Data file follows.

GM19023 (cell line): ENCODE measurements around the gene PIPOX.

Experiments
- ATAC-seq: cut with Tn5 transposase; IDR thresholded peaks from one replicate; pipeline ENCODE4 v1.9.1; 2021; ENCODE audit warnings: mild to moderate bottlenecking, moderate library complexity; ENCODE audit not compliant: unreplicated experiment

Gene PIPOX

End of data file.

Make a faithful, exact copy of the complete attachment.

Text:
GM19023 (cell line): ENCODE measurements around the gene PIPOX.

Experiments
- ATAC-seq: cut with Tn5 transposase; IDR thresholded peaks from one replicate; pipeline ENCODE4 v1.9.1; 2021; ENCODE audit warnings: mild to moderate bottlenecking, moderate library complexity; ENCODE audit not compliant: unreplicated experiment

Gene PIPOX